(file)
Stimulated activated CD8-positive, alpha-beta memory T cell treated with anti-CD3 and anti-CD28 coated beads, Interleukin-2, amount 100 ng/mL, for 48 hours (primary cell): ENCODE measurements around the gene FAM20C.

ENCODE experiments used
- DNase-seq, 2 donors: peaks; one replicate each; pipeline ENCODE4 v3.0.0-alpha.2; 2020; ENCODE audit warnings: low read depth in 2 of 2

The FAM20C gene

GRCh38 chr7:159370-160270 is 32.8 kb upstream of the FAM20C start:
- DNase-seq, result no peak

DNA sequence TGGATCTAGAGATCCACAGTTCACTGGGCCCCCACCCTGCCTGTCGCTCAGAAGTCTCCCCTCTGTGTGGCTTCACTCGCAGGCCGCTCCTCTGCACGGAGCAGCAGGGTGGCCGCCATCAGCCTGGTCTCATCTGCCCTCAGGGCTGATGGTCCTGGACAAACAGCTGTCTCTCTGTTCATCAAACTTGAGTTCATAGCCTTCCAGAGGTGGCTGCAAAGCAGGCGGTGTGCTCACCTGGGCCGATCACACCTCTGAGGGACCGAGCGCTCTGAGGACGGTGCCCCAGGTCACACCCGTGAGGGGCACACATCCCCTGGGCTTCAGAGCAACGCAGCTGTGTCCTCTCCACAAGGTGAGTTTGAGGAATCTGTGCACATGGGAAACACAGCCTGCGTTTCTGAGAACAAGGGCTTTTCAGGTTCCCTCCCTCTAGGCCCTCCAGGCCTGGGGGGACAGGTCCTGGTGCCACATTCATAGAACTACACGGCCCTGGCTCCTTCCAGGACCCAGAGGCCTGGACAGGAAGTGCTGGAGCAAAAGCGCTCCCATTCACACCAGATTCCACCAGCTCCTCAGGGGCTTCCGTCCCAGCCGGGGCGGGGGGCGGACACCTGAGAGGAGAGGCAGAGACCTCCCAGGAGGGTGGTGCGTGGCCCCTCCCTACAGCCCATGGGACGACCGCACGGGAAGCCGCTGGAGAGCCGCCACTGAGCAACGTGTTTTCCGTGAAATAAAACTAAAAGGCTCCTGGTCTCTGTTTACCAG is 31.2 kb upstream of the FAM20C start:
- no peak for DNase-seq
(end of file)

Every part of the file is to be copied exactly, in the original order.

Stimulated activated CD8-positive, alpha-beta memory T cell treated with anti-CD3 and anti-CD28 coated beads, Interleukin-2, amount 100 ng/mL, for 48 hours (primary cell): ENCODE measurements around the gene FAM20C.

ENCODE experiments used
- DNase-seq, 2 donors: peaks; one replicate each; pipeline ENCODE4 v3.0.0-alpha.2; 2020; ENCODE audit warnings: low read depth in 2 of 2

The FAM20C gene

GRCh38 chr7:159370-160270 is 32.8 kb upstream of the FAM20C start:
- DNase-seq, result no peak

DNA sequence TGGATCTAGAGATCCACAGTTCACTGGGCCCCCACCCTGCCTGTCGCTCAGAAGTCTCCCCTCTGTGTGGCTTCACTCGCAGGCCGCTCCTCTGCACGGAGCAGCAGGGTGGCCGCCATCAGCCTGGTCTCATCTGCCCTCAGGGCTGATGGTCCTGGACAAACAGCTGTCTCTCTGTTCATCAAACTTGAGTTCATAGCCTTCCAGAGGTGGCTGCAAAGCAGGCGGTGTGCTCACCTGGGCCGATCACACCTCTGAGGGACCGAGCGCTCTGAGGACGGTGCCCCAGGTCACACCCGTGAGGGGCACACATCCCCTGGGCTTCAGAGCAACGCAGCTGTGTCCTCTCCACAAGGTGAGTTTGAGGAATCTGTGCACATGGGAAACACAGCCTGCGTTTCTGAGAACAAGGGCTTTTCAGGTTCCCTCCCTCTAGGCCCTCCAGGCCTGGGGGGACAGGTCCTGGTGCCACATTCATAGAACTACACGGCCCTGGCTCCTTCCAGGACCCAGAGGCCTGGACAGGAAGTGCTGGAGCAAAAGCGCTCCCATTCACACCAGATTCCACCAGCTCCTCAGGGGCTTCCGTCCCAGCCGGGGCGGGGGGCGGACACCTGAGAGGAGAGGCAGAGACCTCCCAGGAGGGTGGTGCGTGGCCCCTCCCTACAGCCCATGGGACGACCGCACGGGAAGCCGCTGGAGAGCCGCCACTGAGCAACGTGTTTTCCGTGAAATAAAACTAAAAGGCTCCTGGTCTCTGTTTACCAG is 31.2 kb upstream of the FAM20C start:
- no peak for DNase-seq